xml:space="preserve">
xml:space="preserve">
Advertisement
Advertisement

GOP celebrates Dundalk wins: 'Nothing but R's down here'

Five newly elected Republicans discuss their victories outside the Boulevard Diner in Dundalk on Friday morning. From left: Delegate-elect Ric Metzgar of Essex, Delegate-elect Bob Long of Dundalk, Senator-elect Johnny Ray Salling of Dundalk, Delegate-elect Robin Grammer of Essex and Councilman-elect Todd Crandell in Dundalk. All five seats used to be held by Democrats.
Five newly elected Republicans discuss their victories outside the Boulevard Diner in Dundalk on Friday morning. From left: Delegate-elect Ric Metzgar of Essex, Delegate-elect Bob Long of Dundalk, Senator-elect Johnny Ray Salling of Dundalk, Delegate-elect Robin Grammer of Essex and Councilman-elect Todd Crandell in Dundalk. All five seats used to be held by Democrats. (Photo by Pamela Wood)

Republicans surged forward in prominence in Maryland's election Tuesday, and nowhere was that more apparent than in eastern Baltimore County.

The GOP claimed five elected positions on the east side that previously had been held by Democrats for years: three seats in the House of Delegates, one seat in the state Senate and one seat on the Baltimore County Council.

Advertisement

"I see nothing but a great future," said Robin Grammer, an Essex Republican who was elected to the House of Delegates.

Grammer was joined by his four fellow GOP newcomers Friday as they waved signs during rush hour to thank voters, then held news conference at Dundalk's Boulevard Diner.

Advertisement
Advertisement

The Republicans believe they appealed to voters who are sick of taxes and fees and frustrated by the loss of jobs on the east side, including the 2012 closure of the Sparrows Point steel mill.

"We had the same message: Jobs, taxes and economic development," said Ric Metzgar of Essex, who also will join the House of Delegates when the General Assembly convenes in January.

The other new elected Republicans on the east side include Bob Long of Dundalk, who also won a delegate seat; Johnny Ray Salling of Dundalk, who won a state Senate seat, and Todd Crandell of Dundalk, who will be sworn in as a member of the Baltimore County Council on Dec. 1.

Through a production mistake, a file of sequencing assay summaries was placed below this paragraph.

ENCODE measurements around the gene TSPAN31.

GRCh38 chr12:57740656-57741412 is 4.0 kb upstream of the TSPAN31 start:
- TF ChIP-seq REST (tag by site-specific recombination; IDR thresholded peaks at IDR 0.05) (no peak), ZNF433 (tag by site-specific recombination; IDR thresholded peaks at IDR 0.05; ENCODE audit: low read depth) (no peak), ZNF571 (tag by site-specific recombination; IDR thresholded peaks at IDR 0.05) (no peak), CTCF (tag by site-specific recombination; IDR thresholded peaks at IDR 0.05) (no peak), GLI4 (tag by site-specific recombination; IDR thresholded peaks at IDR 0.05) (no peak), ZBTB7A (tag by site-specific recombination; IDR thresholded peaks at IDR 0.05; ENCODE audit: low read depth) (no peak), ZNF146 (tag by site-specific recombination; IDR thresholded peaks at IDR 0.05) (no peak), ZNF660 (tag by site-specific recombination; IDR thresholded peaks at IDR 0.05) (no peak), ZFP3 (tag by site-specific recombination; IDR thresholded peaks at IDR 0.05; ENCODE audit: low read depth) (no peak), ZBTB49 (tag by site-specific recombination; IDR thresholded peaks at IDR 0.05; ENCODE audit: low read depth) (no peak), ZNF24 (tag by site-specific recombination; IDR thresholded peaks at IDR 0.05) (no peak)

The Republicans worked together in their campaigns and hitched their fortunes to Larry Hogan, who won election as governor, defeating Democrat Anthony G. Brown. On election day, campaign volunteers passed out black and gold "Larry Hogan Team Ballots" that featured the east side Republicans.

Advertisement

With Republicans winning on Tuesday, Dundalk residents will no longer see the familiar Democratic name of Olszewski representing them in politics. Johnny Olszewski Sr. retired after 16 years on the Baltimore County Council. His son, Johnny Olszewski Jr. failed in his attempt to move from the House of Delegates after two terms to the state Senate. He was beaten by Salling.

"There was a Triple O fatigue: Obama fatigue, O'Malley fatigue, Olszewski fatigue," said Baltimore County Executive Kevin Kamenetz, a Democrat who was re-elected on Tuesday.

John Fiastro, the outgoing chairman of the Baltimore County Republican Central Committee, has been having a little fun with his party's success in Dundalk.

"It's now pronounced 'Runralk,'" he said. "There's nothing but R's down here."

twitter.com/pwoodreporter

Recommended on Baltimore Sun

Advertisement
Advertisement
Advertisement
Advertisement
Advertisement
Advertisement